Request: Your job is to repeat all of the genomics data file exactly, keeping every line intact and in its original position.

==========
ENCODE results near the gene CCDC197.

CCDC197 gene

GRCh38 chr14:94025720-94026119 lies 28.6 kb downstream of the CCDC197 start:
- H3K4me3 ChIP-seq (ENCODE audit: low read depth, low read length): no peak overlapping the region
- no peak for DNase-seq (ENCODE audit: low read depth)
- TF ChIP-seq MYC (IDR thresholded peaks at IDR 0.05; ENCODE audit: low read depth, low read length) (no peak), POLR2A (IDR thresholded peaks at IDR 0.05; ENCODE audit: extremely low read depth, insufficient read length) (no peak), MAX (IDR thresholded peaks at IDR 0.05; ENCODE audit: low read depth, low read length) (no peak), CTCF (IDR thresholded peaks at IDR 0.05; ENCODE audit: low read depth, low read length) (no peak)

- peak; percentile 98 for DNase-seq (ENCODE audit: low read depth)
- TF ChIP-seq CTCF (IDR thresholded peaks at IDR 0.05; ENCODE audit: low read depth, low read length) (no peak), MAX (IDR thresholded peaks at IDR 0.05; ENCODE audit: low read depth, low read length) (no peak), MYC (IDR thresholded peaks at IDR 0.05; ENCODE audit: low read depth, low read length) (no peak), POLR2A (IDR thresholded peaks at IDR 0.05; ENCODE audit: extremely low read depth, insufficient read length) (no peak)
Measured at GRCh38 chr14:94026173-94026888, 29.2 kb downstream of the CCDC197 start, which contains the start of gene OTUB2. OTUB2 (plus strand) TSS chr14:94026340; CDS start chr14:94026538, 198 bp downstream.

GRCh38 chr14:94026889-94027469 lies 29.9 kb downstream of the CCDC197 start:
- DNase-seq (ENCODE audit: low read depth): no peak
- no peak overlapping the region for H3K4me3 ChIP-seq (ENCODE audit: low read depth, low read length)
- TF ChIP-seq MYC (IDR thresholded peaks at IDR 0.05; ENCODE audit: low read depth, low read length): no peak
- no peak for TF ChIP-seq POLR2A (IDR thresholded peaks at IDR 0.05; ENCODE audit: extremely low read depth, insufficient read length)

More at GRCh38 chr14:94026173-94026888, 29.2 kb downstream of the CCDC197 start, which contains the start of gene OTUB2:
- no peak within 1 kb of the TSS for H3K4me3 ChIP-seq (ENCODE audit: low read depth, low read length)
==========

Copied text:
ENCODE results near the gene CCDC197.

CCDC197 gene

GRCh38 chr14:94025720-94026119 lies 28.6 kb downstream of the CCDC197 start:
- H3K4me3 ChIP-seq (ENCODE audit: low read depth, low read length): no peak overlapping the region
- no peak for DNase-seq (ENCODE audit: low read depth)
- TF ChIP-seq MYC (IDR thresholded peaks at IDR 0.05; ENCODE audit: low read depth, low read length) (no peak), POLR2A (IDR thresholded peaks at IDR 0.05; ENCODE audit: extremely low read depth, insufficient read length) (no peak), MAX (IDR thresholded peaks at IDR 0.05; ENCODE audit: low read depth, low read length) (no peak), CTCF (IDR thresholded peaks at IDR 0.05; ENCODE audit: low read depth, low read length) (no peak)

- peak; percentile 98 for DNase-seq (ENCODE audit: low read depth)
- TF ChIP-seq CTCF (IDR thresholded peaks at IDR 0.05; ENCODE audit: low read depth, low read length) (no peak), MAX (IDR thresholded peaks at IDR 0.05; ENCODE audit: low read depth, low read length) (no peak), MYC (IDR thresholded peaks at IDR 0.05; ENCODE audit: low read depth, low read length) (no peak), POLR2A (IDR thresholded peaks at IDR 0.05; ENCODE audit: extremely low read depth, insufficient read length) (no peak)
Measured at GRCh38 chr14:94026173-94026888, 29.2 kb downstream of the CCDC197 start, which contains the start of gene OTUB2. OTUB2 (plus strand) TSS chr14:94026340; CDS start chr14:94026538, 198 bp downstream.

GRCh38 chr14:94026889-94027469 lies 29.9 kb downstream of the CCDC197 start:
- DNase-seq (ENCODE audit: low read depth): no peak
- no peak overlapping the region for H3K4me3 ChIP-seq (ENCODE audit: low read depth, low read length)
- TF ChIP-seq MYC (IDR thresholded peaks at IDR 0.05; ENCODE audit: low read depth, low read length): no peak
- no peak for TF ChIP-seq POLR2A (IDR thresholded peaks at IDR 0.05; ENCODE audit: extremely low read depth, insufficient read length)

More at GRCh38 chr14:94026173-94026888, 29.2 kb downstream of the CCDC197 start, which contains the start of gene OTUB2:
- no peak within 1 kb of the TSS for H3K4me3 ChIP-seq (ENCODE audit: low read depth, low read length)